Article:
Check Please!: Year Two by Ngozi Ukazu
What? That ending just made me want to know more, or have more. I kind of wished that Ukazu would’ve included a true “photo” gallery of the images she put up on Bitty’s Twitter account.
Check Please! remains super charming. Bitty is always extremely likable, even if perhaps he spends a little too much time on the phone and social media-ing. (Though like all my life advice, I say this to myself.) I also put this down wanting the next volume now.
What kept me, however, with a four rating were some plot inconsistencies, and some scenes I think we should’ve seen, instead of heard about. For instance, when the oven breaks and the team gets a new one for the haus — but mostly for Bitty — it would’ve been sweet to see that scene. Especially since it was Jack who started initiated the decision to surprise Bitty with a new one.
The season starts off with Bitty even more terrified of checking due to the concussion he got last year. He becomes frozen when he’s slightly bumped on the ice. This puts Bitty’s entire college hockey career into jeopardy — and one talking to by the coaches makes everything clear up?
There are no scenes of how Bitty and Jack work together on the ice like in the last book. Or, they play on a frozen college pond mid-winter and Bitty shows off his ice skating moves. They make mention that he should use some of the fancy footwork in the hockey games (maybe not those lutzs) and then it’s kind of left there.
Perhaps my biggest gripe with the plot is the introduction of Kent Parsons. Kent graduated the year before Bitty started at Samwell University, and he went on to play professional hockey. While at Samwell, he and Jack were a pair on and off the ice. I don’t know if Ukazu always intended to eventually hook up Bitty and Jack and make Jack bisexual — but Kent seemed to come out of left field. The team seems obsessed with their own history, including that of all their players. If Kent was so good, he graduated to the NHL, they’d talk about him. Someone definitely would’ve mentioned his and Jack’s relationship — or rumored relationship — or something!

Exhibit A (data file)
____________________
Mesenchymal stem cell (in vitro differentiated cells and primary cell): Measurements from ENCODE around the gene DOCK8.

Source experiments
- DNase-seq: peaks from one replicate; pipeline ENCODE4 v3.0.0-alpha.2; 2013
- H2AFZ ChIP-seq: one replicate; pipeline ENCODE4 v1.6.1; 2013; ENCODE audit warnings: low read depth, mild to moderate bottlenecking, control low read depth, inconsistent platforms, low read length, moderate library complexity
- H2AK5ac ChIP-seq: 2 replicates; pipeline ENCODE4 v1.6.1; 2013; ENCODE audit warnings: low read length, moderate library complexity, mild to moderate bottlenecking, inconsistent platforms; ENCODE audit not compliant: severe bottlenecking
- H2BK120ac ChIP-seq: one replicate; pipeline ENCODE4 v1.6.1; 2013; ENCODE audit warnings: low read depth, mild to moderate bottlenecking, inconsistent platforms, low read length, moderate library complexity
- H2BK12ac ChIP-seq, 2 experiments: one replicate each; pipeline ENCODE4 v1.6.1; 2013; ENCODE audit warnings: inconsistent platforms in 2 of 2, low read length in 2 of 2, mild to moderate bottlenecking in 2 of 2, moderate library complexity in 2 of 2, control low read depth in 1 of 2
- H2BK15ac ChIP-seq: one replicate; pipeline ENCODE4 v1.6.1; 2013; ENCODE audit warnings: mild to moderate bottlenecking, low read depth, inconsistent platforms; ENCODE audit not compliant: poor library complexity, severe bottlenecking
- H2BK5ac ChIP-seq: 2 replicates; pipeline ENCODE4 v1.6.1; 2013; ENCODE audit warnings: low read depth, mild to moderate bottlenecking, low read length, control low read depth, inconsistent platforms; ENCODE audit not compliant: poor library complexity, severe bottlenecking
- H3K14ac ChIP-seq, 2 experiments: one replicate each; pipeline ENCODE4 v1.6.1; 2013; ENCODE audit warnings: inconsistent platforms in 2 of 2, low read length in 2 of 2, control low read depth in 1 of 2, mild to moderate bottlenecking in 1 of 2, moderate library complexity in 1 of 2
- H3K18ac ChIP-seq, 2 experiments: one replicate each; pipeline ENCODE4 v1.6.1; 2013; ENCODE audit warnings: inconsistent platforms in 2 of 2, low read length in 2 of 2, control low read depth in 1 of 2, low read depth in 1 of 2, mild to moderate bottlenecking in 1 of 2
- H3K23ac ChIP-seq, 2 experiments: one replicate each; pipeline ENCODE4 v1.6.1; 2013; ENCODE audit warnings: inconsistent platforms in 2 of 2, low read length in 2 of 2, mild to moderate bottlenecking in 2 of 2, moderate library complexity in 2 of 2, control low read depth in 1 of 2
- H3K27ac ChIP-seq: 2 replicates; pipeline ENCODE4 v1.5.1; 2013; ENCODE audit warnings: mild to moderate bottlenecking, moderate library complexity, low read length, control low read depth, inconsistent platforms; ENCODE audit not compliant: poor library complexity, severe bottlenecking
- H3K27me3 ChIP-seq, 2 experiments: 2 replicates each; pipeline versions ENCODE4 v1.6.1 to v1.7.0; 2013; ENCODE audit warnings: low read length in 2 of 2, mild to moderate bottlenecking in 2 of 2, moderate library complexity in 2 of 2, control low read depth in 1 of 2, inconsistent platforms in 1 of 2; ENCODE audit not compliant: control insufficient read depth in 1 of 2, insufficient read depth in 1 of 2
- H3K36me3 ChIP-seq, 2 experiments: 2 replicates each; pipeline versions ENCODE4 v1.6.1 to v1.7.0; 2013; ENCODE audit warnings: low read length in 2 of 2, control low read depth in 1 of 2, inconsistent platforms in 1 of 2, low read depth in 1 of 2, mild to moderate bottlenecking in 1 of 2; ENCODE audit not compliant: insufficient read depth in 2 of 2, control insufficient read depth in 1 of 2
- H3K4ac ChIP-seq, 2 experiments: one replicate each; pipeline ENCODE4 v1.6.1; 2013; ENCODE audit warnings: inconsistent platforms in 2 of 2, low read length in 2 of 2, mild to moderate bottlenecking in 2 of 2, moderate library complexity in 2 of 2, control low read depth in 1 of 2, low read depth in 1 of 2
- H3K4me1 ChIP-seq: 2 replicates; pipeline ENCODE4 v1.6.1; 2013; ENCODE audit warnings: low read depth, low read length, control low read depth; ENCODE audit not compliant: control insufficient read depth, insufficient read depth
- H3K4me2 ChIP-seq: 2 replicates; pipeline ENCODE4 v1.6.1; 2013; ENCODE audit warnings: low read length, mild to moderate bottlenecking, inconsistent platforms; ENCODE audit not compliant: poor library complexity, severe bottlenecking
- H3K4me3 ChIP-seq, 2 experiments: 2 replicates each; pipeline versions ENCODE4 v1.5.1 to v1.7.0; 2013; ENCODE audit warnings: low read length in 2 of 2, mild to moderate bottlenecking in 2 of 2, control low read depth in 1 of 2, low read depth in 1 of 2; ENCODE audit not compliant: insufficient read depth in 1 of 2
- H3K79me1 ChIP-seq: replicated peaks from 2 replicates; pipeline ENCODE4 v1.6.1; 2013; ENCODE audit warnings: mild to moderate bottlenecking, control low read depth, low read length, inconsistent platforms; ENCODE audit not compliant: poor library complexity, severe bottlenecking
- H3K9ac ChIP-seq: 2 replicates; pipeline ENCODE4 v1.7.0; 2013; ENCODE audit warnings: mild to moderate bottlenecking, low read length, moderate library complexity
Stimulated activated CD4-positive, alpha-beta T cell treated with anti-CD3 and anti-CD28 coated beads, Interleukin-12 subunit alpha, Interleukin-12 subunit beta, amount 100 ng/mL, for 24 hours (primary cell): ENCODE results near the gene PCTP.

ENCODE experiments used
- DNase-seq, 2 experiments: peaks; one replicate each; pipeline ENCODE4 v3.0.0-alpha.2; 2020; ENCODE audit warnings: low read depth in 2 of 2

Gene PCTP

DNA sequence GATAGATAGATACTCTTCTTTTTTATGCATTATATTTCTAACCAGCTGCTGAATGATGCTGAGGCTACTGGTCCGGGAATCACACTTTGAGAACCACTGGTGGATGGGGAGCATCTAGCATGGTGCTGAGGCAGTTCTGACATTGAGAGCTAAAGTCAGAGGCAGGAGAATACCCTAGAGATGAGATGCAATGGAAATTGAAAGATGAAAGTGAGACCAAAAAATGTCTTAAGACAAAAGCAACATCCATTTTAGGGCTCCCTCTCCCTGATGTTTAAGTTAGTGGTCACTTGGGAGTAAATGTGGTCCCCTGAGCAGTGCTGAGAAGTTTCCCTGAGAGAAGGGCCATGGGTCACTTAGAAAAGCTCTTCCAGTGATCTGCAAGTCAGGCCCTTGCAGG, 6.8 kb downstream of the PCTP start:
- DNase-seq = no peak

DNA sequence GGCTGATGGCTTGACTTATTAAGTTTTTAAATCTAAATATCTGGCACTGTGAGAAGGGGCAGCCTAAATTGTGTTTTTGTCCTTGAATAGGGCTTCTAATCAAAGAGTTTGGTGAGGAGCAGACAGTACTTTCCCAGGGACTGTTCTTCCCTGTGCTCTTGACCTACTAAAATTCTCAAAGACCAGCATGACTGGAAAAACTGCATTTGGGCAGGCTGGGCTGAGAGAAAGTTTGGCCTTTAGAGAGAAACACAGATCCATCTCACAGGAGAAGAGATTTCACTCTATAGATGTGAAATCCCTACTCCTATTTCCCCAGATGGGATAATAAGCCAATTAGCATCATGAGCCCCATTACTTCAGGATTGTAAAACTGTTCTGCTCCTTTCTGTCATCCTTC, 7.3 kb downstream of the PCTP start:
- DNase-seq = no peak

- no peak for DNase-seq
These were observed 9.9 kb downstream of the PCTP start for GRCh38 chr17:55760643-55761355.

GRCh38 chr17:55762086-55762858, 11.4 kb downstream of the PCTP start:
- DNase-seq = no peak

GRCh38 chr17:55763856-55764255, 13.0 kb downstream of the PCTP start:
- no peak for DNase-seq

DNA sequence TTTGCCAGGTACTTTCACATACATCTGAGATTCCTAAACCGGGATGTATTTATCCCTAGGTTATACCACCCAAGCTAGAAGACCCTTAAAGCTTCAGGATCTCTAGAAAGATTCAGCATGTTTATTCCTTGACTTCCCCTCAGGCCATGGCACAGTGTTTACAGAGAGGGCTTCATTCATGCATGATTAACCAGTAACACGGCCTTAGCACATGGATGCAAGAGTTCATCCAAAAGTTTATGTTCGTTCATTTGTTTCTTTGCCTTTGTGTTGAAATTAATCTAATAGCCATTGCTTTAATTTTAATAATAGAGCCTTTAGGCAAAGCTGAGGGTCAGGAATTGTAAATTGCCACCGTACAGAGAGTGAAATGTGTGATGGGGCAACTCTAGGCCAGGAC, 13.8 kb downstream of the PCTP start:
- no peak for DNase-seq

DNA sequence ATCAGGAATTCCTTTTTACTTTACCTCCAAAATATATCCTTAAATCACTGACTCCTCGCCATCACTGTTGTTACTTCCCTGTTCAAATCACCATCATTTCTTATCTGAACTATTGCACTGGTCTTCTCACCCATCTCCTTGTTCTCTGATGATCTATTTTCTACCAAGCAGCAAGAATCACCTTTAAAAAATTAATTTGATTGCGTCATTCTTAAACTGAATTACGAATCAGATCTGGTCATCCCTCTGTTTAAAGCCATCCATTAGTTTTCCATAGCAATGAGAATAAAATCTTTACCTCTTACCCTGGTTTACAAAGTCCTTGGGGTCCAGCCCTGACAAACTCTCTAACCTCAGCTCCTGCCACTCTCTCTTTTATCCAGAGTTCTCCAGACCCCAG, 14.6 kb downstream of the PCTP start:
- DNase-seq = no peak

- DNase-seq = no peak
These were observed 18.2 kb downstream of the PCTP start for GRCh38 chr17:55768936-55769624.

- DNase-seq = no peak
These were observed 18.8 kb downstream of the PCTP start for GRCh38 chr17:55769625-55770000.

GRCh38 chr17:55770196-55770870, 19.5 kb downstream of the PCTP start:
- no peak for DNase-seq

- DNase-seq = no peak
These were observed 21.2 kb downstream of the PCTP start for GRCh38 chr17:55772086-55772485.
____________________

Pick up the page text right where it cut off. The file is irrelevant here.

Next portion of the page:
I also felt that when last year Bitty came out and Jack and Bitty got closer that Jack would’ve also come out to Bitty. Instead Bitty is so convinced Jack is straight that when he finally realizes he’s in love with Jack he literally says, “Something I should’ve learned long ago, never fall for a straight boy.” (True relatable life lesson for all queer people.) Of course, right after that Bitty eavesdrops on Kent and Jack arguing and making out. But they never discuss it further.
I guess if Bitty and Jack were going to kiss, I didn’t think Ukazu would wait until after the graduation ceremony, but instead perhaps they would’ve comforted each other more after they lost the championship game.
Things I did really enjoy about this volume — we got to know the other characters better including Shitty (who’s going to law school!), Lardo, and the three frogs, Nursey, Dex, and Chowder. There are also discussions about class and race, and while they are on the fringes, add more texture to this world. Hockey can be so very white, male, and middle class (or who can afford equipment and has the time to take kids to games).
I am looking forward to more of this universe. I hope we’ll get to see Jack and Bitty discussing how their relationship will work, especially since Jack will be in another town, have a grueling schedule, do lots of traveling, and generally be out of the Samwell Universe. I also wonder if Ukazu will explore being gay in professional hockey and how Jack will have to make choices around being out — or if this will be a kind of magical universe where we don’t have to worry about that.